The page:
Red Team vs. Blue Team: A tale of two strengths. Red is a group that proactively supports an organization to increase itself from the bottom up, continuously helping the organization to overcome existing obstacles and expand its problem-solving capability. Blue is a group which supports the organization from the top down, working to develop new strategies and shape the company for the future. In some cases, the two teams may work together, but in most cases the roles are reversed. With the ever-changing business environment, having both teams in place has proven to be a solid strategy.
The strengths of each type of support can vary greatly, with one group focusing on learning the right way to use technology, tools, processes, etc. while the other team focuses on developing the skills needed to test those tools and systems. Penetration Testing deals more with the actual testing of the application and client-side interactions, while the development team has more involvement in the coding and integration of that application, with the ability to change course when needed.
Red Team vs. Blue may also be a contest between two groups of people. While both groups have the ability to learn new technologies and integrate them into an organization, they do not always share the same strengths and weaknesses. This is because their goals and objectives may not dovetail well. Each team will likely want to test new technologies before others do, and may even be willing to risk spending more money on technologies that are risky or untested to gain that knowledge. At the same time, the two groups may be trying to develop their own software stack, using different technologies to build the platform.
In order to have a successful collaboration, the Red Team should be able to explain what they do and why they choose certain technologies over others. Likewise, Blue has to provide information about why they choose one technology over another. They may discuss the code of behavior, as well as what kind of budget the project has. By doing so, the teams can come up with an agreement on what is important and what kinds of technology that are most valuable to the project. The culture of each group should match well, especially if the projects being worked on are the same.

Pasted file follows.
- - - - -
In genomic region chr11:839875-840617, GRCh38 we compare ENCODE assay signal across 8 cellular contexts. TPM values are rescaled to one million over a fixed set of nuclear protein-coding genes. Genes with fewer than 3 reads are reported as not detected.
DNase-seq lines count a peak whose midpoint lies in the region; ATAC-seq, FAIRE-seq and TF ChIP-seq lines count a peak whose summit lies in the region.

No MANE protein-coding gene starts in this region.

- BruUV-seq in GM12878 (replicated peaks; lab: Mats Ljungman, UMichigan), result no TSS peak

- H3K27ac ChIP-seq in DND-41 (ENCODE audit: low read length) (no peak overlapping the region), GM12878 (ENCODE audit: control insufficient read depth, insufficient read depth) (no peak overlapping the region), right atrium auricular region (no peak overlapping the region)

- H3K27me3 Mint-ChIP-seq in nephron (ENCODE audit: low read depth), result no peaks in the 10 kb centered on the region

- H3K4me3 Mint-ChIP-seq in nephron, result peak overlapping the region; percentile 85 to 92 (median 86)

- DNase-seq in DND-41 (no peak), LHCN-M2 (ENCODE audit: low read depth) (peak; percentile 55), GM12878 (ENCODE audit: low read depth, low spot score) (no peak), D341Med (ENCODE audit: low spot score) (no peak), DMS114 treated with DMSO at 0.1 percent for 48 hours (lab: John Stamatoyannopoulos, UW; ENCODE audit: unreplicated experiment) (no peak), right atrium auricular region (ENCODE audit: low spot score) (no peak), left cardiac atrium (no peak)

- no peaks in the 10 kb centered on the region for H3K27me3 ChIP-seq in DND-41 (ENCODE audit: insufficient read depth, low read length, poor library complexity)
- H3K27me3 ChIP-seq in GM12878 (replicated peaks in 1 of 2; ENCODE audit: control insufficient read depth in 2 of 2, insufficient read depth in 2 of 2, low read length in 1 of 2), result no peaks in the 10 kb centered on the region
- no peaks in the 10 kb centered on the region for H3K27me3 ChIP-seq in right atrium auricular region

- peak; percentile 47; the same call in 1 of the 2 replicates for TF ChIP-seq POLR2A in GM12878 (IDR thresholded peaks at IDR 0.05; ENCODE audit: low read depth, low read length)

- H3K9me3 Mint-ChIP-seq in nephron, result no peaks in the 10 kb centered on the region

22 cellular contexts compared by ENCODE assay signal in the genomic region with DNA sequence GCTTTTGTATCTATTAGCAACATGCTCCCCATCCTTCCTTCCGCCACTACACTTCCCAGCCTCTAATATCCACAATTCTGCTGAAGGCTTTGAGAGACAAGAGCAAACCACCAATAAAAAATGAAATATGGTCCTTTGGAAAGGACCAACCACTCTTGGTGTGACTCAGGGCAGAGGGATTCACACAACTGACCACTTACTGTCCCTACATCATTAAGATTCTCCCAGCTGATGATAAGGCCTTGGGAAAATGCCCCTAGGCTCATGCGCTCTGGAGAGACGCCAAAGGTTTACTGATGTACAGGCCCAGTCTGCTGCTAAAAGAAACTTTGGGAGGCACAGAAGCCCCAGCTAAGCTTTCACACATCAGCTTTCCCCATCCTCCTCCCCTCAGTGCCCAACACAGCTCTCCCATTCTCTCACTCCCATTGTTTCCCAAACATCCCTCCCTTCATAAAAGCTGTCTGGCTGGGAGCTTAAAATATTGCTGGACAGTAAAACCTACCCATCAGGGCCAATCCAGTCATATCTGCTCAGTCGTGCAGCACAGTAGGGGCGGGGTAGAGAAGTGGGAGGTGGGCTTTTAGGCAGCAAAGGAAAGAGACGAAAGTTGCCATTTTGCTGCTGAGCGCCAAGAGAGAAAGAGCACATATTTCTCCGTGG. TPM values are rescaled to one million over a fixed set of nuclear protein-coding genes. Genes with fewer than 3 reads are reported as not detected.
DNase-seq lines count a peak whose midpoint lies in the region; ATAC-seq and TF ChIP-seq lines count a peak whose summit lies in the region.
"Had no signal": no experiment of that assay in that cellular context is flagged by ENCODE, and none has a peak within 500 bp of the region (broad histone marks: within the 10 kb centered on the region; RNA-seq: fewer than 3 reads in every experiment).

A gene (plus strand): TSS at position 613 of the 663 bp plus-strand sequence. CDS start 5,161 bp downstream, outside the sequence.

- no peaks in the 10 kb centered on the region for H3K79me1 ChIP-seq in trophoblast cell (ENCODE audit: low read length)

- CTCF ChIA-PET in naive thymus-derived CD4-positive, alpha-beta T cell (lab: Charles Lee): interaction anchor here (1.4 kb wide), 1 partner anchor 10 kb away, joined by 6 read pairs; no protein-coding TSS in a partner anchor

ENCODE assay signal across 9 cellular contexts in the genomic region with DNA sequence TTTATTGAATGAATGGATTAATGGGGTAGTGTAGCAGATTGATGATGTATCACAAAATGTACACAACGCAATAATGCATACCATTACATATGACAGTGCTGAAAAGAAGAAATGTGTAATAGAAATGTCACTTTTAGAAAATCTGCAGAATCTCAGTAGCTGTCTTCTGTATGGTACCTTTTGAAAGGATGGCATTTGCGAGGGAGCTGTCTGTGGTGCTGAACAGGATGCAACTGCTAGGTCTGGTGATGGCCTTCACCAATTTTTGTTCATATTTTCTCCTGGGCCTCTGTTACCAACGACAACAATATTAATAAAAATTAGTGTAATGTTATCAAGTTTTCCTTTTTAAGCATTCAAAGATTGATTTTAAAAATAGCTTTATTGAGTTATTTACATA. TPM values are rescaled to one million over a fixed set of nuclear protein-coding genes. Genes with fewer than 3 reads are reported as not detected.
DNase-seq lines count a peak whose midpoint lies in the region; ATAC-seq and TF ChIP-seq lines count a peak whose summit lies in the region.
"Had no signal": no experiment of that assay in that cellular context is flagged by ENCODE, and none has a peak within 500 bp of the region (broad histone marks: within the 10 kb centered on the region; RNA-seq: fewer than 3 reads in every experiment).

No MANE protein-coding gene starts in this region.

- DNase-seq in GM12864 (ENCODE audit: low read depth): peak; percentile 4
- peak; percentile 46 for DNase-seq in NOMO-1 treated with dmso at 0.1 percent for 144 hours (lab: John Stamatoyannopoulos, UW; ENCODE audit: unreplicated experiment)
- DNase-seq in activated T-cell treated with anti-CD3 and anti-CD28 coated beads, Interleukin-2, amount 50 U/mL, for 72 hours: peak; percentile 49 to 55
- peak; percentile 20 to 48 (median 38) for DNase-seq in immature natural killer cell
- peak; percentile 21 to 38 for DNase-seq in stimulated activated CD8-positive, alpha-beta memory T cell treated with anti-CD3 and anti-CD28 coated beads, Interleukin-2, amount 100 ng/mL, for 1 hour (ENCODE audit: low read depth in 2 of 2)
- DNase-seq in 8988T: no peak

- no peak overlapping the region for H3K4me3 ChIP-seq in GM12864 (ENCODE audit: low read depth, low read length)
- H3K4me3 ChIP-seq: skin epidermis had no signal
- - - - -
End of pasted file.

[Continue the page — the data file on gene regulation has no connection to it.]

This will help establish a clear understanding on the way these teams should collaborate. Both sides need to be willing to spend resources on the technologies being tested. They should also be willing to accept changes, and not hesitate to implement whatever has been developed. If the technologies used are not going to be a burden, the team may find it easier to allow them to evolve as well.
The testers may find it helpful to create a pull request, asking that features that aren’t working well in the current release to be integrated into the upcoming release. Integrating new technologies used by other teams will be less painful, and more productive in the end. The team should also pay attention to the feedback that testers provide. By following these steps, Red Tean will help establish better communication channels and makes the integration process smoother for everyone involved.